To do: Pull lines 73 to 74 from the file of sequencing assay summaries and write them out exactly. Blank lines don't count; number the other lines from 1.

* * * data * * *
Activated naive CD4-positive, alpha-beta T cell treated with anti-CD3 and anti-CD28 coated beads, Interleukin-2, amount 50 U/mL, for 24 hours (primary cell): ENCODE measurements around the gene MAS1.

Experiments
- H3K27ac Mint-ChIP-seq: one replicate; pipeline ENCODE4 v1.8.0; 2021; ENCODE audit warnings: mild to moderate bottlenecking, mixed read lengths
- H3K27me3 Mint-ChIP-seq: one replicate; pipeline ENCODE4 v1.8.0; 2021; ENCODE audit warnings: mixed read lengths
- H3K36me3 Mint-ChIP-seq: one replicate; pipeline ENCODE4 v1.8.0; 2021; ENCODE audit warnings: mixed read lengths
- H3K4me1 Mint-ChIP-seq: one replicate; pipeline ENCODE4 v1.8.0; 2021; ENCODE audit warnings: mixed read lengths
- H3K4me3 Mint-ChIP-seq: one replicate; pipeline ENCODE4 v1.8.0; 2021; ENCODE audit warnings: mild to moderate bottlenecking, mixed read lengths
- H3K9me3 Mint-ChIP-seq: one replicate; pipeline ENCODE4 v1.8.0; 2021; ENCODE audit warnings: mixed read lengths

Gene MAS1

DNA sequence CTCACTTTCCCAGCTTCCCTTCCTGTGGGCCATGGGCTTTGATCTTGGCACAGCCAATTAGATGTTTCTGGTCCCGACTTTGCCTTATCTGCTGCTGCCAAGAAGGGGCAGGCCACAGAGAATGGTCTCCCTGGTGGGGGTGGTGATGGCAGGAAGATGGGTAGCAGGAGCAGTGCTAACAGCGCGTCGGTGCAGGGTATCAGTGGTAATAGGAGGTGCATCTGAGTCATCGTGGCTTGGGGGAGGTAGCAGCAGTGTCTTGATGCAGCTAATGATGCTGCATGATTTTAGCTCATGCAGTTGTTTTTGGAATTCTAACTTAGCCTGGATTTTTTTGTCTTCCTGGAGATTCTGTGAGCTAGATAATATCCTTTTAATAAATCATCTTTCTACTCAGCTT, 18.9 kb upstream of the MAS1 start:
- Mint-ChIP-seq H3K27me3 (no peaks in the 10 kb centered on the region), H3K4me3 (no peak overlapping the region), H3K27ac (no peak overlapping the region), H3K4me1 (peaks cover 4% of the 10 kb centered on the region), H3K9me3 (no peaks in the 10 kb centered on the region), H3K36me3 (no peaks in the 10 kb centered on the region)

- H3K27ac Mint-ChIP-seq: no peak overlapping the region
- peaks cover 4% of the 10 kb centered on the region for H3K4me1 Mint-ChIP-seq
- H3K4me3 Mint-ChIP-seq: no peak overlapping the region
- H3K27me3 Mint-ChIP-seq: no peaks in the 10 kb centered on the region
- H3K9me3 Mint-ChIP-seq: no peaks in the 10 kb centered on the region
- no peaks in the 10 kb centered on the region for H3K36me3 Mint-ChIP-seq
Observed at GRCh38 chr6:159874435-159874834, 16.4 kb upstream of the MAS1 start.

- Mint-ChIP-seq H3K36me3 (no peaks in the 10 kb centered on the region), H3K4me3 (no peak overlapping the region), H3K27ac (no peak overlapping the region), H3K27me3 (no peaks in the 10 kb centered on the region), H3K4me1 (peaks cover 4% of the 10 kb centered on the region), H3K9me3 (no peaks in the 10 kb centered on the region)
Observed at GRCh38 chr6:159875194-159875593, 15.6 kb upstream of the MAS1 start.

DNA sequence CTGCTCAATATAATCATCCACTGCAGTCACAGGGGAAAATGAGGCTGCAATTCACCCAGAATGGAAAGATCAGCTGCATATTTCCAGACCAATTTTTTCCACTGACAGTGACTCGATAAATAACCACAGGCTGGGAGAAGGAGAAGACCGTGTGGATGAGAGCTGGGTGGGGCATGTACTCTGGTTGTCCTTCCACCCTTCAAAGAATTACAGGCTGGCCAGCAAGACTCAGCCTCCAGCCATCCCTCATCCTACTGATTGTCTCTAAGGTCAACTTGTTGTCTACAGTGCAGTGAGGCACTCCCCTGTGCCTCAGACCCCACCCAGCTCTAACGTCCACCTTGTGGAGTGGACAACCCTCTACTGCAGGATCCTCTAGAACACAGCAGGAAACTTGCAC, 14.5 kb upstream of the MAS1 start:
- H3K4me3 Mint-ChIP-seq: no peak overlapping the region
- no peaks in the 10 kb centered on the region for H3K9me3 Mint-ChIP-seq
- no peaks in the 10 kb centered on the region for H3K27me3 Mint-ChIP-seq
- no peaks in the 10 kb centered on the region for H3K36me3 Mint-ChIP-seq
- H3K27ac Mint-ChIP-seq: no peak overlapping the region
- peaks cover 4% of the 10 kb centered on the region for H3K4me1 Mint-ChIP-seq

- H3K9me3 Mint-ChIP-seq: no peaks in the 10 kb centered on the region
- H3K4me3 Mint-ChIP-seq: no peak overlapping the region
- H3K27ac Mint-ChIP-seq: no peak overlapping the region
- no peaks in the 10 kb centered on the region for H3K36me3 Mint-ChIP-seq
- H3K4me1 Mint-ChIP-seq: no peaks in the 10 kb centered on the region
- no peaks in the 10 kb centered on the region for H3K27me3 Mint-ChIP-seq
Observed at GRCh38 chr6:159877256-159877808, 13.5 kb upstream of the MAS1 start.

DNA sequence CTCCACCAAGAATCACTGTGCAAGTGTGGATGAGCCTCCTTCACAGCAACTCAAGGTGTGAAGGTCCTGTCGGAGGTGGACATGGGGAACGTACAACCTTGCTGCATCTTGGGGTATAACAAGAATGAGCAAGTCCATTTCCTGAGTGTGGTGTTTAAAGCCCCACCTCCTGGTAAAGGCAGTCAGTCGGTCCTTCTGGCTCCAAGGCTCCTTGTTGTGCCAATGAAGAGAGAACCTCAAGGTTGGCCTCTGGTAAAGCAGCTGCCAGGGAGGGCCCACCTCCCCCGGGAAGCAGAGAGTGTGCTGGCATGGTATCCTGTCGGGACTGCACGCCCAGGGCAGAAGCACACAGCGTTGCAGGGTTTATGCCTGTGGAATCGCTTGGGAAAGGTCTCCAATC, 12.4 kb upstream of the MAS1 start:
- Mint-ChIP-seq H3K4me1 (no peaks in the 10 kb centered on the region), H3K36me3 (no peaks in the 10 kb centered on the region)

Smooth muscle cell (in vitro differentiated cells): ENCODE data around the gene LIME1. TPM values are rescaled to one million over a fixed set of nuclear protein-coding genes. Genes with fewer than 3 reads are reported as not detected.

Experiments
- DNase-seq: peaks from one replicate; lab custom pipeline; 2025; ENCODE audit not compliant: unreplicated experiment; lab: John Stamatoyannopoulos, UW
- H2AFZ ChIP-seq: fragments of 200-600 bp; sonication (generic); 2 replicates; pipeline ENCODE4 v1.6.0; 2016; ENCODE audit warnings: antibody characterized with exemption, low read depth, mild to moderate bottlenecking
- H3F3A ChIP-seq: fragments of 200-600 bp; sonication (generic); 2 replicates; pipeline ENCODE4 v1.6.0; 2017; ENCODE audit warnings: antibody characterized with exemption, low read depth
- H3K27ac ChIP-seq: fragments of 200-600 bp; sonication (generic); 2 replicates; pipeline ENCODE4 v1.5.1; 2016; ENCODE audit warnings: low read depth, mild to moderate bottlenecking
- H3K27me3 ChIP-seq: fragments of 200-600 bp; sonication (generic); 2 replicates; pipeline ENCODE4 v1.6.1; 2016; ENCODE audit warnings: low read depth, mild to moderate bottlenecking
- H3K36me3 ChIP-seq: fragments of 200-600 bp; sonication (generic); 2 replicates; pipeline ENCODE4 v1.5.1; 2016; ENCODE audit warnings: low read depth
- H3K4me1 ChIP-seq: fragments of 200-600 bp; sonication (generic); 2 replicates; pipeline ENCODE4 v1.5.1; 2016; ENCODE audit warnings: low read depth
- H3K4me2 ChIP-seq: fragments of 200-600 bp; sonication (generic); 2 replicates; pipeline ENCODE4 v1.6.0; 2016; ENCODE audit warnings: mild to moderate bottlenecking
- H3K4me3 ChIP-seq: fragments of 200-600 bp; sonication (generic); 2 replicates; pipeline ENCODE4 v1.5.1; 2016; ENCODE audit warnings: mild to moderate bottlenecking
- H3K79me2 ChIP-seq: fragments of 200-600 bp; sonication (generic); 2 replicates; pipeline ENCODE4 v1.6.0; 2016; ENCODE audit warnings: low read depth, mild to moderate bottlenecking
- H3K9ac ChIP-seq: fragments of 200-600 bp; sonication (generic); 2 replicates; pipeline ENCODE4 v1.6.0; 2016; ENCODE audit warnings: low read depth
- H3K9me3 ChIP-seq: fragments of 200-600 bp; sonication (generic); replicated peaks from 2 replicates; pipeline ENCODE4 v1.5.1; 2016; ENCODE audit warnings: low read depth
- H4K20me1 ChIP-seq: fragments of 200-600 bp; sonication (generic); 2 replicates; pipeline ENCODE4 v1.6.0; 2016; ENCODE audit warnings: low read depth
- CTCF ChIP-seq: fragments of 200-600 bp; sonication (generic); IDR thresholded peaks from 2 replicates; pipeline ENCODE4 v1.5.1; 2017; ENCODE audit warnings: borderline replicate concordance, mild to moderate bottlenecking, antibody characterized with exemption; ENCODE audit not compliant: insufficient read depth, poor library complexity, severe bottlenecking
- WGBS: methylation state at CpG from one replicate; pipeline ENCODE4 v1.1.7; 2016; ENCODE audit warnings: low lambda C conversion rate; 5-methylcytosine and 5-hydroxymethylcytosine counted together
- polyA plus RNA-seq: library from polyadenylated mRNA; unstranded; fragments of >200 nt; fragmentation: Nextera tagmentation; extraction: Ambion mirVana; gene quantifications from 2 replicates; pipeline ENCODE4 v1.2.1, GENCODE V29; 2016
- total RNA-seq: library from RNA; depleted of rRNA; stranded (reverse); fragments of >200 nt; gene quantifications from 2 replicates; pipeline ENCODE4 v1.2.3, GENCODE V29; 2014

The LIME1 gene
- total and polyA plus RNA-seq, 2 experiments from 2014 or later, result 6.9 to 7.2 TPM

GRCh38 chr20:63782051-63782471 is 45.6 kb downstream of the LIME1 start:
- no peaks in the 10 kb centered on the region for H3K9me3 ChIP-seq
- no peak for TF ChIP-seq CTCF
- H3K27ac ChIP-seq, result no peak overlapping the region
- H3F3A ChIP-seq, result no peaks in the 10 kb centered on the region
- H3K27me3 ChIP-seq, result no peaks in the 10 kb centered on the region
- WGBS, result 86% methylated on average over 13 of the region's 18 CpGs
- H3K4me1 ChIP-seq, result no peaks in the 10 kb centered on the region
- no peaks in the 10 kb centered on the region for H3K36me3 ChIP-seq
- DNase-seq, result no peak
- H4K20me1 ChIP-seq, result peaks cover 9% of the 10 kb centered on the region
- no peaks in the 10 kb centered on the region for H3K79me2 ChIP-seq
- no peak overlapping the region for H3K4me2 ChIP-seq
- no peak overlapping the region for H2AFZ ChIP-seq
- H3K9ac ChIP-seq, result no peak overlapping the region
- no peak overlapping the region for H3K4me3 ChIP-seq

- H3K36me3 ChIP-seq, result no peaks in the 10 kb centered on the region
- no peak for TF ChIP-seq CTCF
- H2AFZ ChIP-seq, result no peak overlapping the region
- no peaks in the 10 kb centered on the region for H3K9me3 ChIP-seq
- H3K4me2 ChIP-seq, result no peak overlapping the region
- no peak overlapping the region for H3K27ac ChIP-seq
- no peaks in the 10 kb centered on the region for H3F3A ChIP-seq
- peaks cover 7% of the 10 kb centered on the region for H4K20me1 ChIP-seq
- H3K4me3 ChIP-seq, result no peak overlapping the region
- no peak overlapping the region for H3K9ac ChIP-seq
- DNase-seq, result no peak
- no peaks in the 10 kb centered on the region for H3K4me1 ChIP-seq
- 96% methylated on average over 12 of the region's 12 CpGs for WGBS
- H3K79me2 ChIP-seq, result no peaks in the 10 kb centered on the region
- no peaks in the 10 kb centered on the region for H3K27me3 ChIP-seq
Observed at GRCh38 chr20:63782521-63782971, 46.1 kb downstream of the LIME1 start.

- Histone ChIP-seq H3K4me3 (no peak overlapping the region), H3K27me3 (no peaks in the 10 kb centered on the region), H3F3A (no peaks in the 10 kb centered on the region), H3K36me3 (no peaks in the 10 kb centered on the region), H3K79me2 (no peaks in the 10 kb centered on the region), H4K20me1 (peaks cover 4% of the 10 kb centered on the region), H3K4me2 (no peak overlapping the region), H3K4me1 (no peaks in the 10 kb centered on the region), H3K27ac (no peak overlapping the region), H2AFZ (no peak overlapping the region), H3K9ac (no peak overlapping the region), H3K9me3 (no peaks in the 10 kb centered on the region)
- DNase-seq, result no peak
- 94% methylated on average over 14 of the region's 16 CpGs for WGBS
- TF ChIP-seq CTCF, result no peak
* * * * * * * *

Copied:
- no peak overlapping the region for H3K4me3 ChIP-seq

- H3K36me3 ChIP-seq, result no peaks in the 10 kb centered on the region